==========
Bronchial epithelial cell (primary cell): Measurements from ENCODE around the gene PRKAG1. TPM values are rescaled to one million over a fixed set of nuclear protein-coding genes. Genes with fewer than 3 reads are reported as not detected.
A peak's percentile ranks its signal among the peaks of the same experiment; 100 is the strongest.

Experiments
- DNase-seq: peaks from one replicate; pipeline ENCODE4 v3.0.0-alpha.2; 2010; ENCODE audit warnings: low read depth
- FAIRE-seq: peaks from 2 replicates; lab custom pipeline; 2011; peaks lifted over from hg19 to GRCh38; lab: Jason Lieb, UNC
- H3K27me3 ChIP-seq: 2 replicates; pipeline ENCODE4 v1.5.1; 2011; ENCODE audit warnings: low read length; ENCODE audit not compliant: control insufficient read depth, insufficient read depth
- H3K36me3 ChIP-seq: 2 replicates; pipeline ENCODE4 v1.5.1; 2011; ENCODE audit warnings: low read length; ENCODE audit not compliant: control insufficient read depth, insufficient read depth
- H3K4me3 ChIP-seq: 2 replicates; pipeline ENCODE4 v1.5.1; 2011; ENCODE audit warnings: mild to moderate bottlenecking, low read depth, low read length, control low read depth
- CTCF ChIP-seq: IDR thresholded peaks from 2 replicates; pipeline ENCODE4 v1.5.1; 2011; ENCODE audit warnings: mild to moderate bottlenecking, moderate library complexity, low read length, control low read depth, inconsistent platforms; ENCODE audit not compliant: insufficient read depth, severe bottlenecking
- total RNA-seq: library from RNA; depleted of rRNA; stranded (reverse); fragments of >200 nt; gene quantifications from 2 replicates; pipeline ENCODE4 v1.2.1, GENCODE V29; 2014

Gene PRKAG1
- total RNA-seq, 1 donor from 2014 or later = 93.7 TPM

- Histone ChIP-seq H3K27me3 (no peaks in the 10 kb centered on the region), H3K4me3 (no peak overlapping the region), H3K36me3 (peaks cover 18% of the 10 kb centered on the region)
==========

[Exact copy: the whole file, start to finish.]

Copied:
Bronchial epithelial cell (primary cell): Measurements from ENCODE around the gene PRKAG1. TPM values are rescaled to one million over a fixed set of nuclear protein-coding genes. Genes with fewer than 3 reads are reported as not detected.
A peak's percentile ranks its signal among the peaks of the same experiment; 100 is the strongest.

Experiments
- DNase-seq: peaks from one replicate; pipeline ENCODE4 v3.0.0-alpha.2; 2010; ENCODE audit warnings: low read depth
- FAIRE-seq: peaks from 2 replicates; lab custom pipeline; 2011; peaks lifted over from hg19 to GRCh38; lab: Jason Lieb, UNC
- H3K27me3 ChIP-seq: 2 replicates; pipeline ENCODE4 v1.5.1; 2011; ENCODE audit warnings: low read length; ENCODE audit not compliant: control insufficient read depth, insufficient read depth
- H3K36me3 ChIP-seq: 2 replicates; pipeline ENCODE4 v1.5.1; 2011; ENCODE audit warnings: low read length; ENCODE audit not compliant: control insufficient read depth, insufficient read depth
- H3K4me3 ChIP-seq: 2 replicates; pipeline ENCODE4 v1.5.1; 2011; ENCODE audit warnings: mild to moderate bottlenecking, low read depth, low read length, control low read depth
- CTCF ChIP-seq: IDR thresholded peaks from 2 replicates; pipeline ENCODE4 v1.5.1; 2011; ENCODE audit warnings: mild to moderate bottlenecking, moderate library complexity, low read length, control low read depth, inconsistent platforms; ENCODE audit not compliant: insufficient read depth, severe bottlenecking
- total RNA-seq: library from RNA; depleted of rRNA; stranded (reverse); fragments of >200 nt; gene quantifications from 2 replicates; pipeline ENCODE4 v1.2.1, GENCODE V29; 2014

Gene PRKAG1
- total RNA-seq, 1 donor from 2014 or later = 93.7 TPM

- Histone ChIP-seq H3K27me3 (no peaks in the 10 kb centered on the region), H3K4me3 (no peak overlapping the region), H3K36me3 (peaks cover 18% of the 10 kb centered on the region)